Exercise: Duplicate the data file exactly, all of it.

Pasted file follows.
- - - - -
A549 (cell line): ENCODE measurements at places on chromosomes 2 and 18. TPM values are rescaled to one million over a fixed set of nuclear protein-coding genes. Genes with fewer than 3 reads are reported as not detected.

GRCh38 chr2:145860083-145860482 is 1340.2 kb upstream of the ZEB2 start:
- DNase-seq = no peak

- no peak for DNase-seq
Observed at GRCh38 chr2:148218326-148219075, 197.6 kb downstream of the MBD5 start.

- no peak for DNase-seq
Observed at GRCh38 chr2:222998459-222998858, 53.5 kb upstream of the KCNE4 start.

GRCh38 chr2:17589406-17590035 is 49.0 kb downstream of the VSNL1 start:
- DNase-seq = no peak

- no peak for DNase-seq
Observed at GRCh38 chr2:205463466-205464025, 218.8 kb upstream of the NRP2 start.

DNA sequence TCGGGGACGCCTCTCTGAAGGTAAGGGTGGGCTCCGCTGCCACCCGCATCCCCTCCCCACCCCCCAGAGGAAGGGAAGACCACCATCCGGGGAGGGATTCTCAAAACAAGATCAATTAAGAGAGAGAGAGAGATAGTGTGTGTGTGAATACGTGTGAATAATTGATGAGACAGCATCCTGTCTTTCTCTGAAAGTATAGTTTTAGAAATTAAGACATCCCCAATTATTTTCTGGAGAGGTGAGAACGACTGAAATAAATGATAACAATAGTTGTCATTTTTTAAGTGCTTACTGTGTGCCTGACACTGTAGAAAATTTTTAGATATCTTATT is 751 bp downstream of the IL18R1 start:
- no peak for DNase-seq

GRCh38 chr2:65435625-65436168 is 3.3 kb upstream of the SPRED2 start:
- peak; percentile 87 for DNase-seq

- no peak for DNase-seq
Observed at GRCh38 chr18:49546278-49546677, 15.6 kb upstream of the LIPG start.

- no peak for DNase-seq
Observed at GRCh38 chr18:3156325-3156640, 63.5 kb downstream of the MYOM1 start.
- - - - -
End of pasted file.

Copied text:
A549 (cell line): ENCODE measurements at places on chromosomes 2 and 18. TPM values are rescaled to one million over a fixed set of nuclear protein-coding genes. Genes with fewer than 3 reads are reported as not detected.

GRCh38 chr2:145860083-145860482 is 1340.2 kb upstream of the ZEB2 start:
- DNase-seq = no peak

- no peak for DNase-seq
Observed at GRCh38 chr2:148218326-148219075, 197.6 kb downstream of the MBD5 start.

- no peak for DNase-seq
Observed at GRCh38 chr2:222998459-222998858, 53.5 kb upstream of the KCNE4 start.

GRCh38 chr2:17589406-17590035 is 49.0 kb downstream of the VSNL1 start:
- DNase-seq = no peak

- no peak for DNase-seq
Observed at GRCh38 chr2:205463466-205464025, 218.8 kb upstream of the NRP2 start.

DNA sequence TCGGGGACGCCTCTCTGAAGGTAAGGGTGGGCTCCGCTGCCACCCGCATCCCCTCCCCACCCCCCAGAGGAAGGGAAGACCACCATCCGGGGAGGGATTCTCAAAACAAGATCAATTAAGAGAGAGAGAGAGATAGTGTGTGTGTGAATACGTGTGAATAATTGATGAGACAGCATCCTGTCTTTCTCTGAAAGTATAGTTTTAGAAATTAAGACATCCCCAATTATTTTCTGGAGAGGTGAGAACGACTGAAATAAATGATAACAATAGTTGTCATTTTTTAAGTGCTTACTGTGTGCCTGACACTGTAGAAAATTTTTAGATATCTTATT is 751 bp downstream of the IL18R1 start:
- no peak for DNase-seq

GRCh38 chr2:65435625-65436168 is 3.3 kb upstream of the SPRED2 start:
- peak; percentile 87 for DNase-seq

- no peak for DNase-seq
Observed at GRCh38 chr18:49546278-49546677, 15.6 kb upstream of the LIPG start.

- no peak for DNase-seq
Observed at GRCh38 chr18:3156325-3156640, 63.5 kb downstream of the MYOM1 start.